Government says no to ‘sirf ek Saridon’, bans 328 FDC drugs

[dropcap]O[/dropcap]n Wednesday the Ministry of Health banned the sale or distribution of 328 fixed-dose combination (FDC) drugs with immediate effect. It has also restricted the manufacture, sale or distribution of six FDCs subject to certain conditions, an official statement said.

The banned medicines include brands like Piramal’s Saridon, Alkem Laboratories’ Taxim AZ and Macleods Pharma’s Panderm Plus cream.

This means that around 6,000 medicine brands belonging to different companies and with a combined market size of Rs 2,000-2,500 crore may soon vanish from the drug market in the country. FDCs are two or more drugs combined in a fixed ratio into a single dosage form.

Through a notification published on March 10, 2016, the Health Ministry had prohibited the manufacture for sale and distribution for human use of 349 FDCs under Section 26 A of the Drugs and Cosmetics Act, 1940. But the affected manufacturers contested the prohibition in various high courts and the Supreme Court.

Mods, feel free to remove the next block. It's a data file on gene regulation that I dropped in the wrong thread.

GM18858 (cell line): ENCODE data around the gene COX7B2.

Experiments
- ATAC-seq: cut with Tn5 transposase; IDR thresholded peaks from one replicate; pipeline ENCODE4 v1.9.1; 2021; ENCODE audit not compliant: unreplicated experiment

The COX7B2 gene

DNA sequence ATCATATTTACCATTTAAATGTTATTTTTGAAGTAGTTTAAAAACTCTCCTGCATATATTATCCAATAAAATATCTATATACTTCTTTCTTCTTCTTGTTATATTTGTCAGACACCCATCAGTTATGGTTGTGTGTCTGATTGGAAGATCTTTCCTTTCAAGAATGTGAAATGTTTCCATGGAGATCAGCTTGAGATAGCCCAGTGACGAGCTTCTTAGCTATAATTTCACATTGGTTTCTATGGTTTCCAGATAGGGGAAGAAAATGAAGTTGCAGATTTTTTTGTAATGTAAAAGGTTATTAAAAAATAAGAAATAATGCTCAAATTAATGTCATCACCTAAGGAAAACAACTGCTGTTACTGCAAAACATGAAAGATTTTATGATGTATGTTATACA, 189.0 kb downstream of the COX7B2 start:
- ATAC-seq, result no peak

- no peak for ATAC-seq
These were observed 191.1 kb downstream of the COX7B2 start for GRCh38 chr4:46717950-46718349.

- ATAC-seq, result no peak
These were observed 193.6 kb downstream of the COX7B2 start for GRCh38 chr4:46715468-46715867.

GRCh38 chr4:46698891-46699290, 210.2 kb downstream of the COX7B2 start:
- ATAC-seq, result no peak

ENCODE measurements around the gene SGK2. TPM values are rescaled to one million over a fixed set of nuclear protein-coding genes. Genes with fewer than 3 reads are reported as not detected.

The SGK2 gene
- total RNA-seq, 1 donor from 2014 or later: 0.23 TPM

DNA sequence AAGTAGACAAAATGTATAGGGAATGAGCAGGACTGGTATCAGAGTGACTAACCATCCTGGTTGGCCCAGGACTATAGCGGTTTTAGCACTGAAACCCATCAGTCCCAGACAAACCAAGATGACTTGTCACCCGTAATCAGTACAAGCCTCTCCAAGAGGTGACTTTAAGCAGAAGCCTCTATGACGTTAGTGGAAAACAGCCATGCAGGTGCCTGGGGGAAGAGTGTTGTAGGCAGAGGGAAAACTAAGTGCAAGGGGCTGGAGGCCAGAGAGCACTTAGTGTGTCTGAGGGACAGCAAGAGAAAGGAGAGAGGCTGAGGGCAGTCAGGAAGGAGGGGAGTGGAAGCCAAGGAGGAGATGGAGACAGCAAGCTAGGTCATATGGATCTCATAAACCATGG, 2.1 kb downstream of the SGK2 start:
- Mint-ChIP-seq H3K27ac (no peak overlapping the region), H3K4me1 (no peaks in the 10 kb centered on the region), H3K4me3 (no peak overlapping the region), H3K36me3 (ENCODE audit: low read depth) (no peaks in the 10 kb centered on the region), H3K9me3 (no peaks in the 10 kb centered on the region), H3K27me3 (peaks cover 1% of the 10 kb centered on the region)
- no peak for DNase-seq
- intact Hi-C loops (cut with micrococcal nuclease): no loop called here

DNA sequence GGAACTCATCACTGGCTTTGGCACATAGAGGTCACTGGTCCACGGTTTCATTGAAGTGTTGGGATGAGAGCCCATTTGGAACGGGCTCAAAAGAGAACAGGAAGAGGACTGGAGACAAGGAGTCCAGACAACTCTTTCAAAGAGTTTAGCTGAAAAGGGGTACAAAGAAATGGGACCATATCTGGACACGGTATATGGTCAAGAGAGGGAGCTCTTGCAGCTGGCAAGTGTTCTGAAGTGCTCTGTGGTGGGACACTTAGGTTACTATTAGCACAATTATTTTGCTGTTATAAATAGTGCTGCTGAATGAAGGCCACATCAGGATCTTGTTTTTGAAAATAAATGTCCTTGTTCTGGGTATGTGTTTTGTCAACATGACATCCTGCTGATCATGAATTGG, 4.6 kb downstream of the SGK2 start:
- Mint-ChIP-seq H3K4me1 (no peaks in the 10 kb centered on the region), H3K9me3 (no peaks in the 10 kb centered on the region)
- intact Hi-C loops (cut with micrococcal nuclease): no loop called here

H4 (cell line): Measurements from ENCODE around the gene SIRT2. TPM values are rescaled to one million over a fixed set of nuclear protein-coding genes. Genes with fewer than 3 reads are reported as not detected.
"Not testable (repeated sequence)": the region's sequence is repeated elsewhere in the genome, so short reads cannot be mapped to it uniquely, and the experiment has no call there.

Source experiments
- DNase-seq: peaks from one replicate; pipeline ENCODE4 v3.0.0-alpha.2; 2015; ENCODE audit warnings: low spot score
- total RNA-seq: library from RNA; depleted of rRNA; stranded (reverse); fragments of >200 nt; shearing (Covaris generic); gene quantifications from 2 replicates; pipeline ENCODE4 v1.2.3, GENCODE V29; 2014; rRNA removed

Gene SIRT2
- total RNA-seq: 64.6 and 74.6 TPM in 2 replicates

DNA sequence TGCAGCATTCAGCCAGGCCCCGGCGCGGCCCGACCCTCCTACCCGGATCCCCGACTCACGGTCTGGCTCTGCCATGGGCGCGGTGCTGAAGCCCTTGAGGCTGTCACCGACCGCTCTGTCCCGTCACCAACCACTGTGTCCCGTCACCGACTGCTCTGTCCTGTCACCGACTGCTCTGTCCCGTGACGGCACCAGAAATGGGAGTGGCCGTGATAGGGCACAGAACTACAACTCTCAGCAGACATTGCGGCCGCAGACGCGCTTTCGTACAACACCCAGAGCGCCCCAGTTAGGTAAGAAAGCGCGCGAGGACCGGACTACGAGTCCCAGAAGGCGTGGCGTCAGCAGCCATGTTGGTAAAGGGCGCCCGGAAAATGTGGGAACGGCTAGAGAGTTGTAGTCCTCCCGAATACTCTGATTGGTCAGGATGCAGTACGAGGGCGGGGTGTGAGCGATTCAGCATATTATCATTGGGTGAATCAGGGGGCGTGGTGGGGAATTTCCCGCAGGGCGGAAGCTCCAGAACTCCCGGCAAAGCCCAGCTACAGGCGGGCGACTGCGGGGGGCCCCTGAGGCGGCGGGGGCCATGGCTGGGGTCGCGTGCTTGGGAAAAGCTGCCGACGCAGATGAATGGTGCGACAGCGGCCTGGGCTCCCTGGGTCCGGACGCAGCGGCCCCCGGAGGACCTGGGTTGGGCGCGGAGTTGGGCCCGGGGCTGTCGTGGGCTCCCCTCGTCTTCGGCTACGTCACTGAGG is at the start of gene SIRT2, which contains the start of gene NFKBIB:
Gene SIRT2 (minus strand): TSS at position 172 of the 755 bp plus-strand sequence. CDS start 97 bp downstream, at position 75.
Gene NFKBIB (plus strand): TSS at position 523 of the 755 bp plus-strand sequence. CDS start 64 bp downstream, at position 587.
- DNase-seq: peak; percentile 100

Complying with the Supreme Court verdict in December 2017, an expert panel formed by the Drugs Technical Advisory Board (DTAB), in its report to the Centre, stated that there is no therapeutic justification for the ingredients contained in 328 FDCs and that these FDCs may involve risk to human beings, stated the statement.

DTAB also said that these combinations may lead to overuse. According to the technical body, there is no need to expose a  patient to that many ingredients when one can do the work. The notification stated, “Hence in the larger public interest, it is necessary to prohibit the manufacture, sale or distribution of this FDC…any kind of regulation or restriction to allow for any use in patients is not justifiable.”

Therefore, the Board recommended a necessary prohibition on the manufacture, sale or distribution of these FDCs under the Drugs and Cosmetics Act, 1940 in the larger public interest.

(With inputs from PTI)